Thursday, June 18, 2009

1898 Ypsilanti Water Works: "If You've Got a Barber Chair, A Public Bath Tub, and a Cow, That'll Be Extra"

Ypsilanti was known for having a good municipal water service, inaugurated in 1898. Three years later, the system had 900 connections serving 4,500 customers, out of a population of 6,000 (75% of residents). To compare, Kalamazoo's system at that time was 24 years old and only served 9,000 of its 23,000 residents (39%). The 1892 Michigan Engineer notes, "Four fifths of all the water works systems in the country are of this inferior type." In contrast, Ypsi offered good service and good water quality. It was housed in the former Cornwell Paper Mill building, at Stewart Street and the river, near Factory St. & Grove.

If the service was efficient, the billing system was anything but. The company used water meters for customers, but also tacked on a Byzantine array of extra charges depending on your water use. For example, if you signed up for the "lawn sprinkling" option, you were strictly prohibited from using this allotment for your garden (unless you also signed up for the extra "garden" option). Oh, and you could ONLY sprinkle your lawn from 5:30 to 8 a.m. or 5 to 7:30 p.m., with a hand-held hose NO WIDER than 3/4 inch WITH nozzle. If you didn't like hand-sprinkling, use of a mechanical sprinkler was $1 extra PER SPRINKLER, on TOP of the initial charge for...gahh! [head explodes]

You had better pin down precisely what type of toilet you had before signing up. Private pan? Flowing? Self-closing? Private automatic closing urinal? Single acting valve? Double acting valve?

Manufacturers with 10 employees or under were charged $5, but offices with only 4 employees or under were charged the same, for cryptic reasons.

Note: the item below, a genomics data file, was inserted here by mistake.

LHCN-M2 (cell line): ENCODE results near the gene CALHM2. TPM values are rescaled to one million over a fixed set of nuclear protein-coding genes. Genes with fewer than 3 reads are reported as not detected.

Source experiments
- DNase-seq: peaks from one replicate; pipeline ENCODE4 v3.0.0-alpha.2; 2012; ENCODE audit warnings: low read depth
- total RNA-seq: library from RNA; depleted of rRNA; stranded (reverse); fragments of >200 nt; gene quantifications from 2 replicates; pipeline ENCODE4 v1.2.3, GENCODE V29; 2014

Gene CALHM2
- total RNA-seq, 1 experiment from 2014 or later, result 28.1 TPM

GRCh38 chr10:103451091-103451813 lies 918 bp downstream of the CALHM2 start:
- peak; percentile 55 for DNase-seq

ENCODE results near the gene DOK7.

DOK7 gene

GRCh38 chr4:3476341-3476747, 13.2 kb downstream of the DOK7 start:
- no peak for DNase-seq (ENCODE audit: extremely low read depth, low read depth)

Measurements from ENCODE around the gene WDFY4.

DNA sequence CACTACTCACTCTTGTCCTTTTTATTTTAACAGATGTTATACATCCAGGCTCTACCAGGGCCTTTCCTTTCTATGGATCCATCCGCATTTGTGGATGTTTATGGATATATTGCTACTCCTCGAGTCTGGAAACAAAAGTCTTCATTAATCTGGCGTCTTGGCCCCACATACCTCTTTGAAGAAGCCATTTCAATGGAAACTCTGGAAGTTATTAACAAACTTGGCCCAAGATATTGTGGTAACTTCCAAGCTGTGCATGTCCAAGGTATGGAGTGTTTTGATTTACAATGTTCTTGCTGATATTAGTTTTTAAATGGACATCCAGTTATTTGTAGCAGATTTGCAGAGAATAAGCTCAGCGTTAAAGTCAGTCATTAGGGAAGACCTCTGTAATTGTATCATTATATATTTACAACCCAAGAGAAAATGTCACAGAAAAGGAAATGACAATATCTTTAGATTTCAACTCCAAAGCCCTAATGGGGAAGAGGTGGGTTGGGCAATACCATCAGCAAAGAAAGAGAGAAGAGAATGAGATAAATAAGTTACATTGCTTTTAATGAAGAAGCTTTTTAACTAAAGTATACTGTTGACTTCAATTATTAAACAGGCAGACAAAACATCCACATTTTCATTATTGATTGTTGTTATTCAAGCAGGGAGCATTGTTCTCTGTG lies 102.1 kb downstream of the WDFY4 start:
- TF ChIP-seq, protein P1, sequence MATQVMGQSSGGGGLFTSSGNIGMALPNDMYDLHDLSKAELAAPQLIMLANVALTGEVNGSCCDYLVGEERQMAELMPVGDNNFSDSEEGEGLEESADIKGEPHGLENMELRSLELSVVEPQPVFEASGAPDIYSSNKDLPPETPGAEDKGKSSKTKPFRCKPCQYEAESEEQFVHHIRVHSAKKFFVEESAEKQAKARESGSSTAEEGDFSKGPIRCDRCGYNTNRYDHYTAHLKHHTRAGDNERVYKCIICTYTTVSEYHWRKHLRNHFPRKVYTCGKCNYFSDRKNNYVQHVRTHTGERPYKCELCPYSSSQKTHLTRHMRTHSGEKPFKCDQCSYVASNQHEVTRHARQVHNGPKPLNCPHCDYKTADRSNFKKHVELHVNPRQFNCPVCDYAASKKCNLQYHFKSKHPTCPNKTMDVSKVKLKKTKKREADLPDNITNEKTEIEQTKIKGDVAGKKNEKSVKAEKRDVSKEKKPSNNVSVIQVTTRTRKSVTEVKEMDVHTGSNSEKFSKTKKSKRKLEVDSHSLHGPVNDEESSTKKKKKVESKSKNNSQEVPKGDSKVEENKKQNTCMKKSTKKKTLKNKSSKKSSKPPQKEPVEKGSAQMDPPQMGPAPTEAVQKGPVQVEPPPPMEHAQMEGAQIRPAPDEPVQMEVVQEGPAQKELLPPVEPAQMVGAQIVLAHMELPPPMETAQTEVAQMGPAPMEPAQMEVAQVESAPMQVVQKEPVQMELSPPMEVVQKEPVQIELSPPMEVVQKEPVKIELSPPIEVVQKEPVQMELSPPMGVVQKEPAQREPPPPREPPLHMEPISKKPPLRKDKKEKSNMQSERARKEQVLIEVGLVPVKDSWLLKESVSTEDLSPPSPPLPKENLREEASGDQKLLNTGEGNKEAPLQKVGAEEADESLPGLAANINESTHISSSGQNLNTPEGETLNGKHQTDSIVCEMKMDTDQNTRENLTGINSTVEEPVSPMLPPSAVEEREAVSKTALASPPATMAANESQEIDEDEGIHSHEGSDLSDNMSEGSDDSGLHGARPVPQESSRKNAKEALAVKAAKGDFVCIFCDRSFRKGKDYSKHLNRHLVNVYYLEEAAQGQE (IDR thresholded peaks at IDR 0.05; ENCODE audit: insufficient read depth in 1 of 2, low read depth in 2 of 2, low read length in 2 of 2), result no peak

Why were billiard halls charged per pool table, and not per restroom/faucet fixture? Another mystery.

Oh, and it looks as though in the entire dwelling house, which I take to mean private residence, there was usually only ONE faucet total in the entire building, and that in the kitchen.

Presumably each barber chair had its own sink, as today. They also apparently had "public bath tubs." DD will pass on that, thank you.

Phew. Imagine being the bookkeeper for the Ypsilanti Water Works! And now it's time to go make some lemonade with one of the TWO luxurious hot AND cold faucets in the house and go water the gar--er, I mean, lightly sprinkle the lawn. Just a little lawn-sprinkling, officer, that's all. With a regulation hose, see?


Fritz said...

"Cigar Manufacturers (10 hands and under) $6"

That doesn't seem like a common buisness. But if I remember right, Ypsilanti had one. I can just imagine some guy sitting down and trying to think of all the businesses in town, and making up numbers for what to charge them.

Dusty D said...

Yeah, there was one cigar maker listed in the 1901 business survey:

I know!--the water rates list has a VERY ad hoc air about it. It was the first year, after all--they were kinda makin' it up as they went, understandably.

What is it about the 10 and under cigar makers that uses $1 more water than the 10 and under manufacturers?

Seems like a trivial question but there might be some interesting historical info about the nature of the businesses in the answer.

Fritz said...

I wondered about $6 vs. $5.

Maybe cigar making takes more water than I imagine. Or maybe the guy making the list didn't like the cigar factory's owner very much.

Dusty D said...

Huh. I thought mebbe each worker uses a bowl of water to seal the cigar...or something...but this cigar-maker is just making 'em at a desk. The only special equipment he has is the shaping rack & the rack press: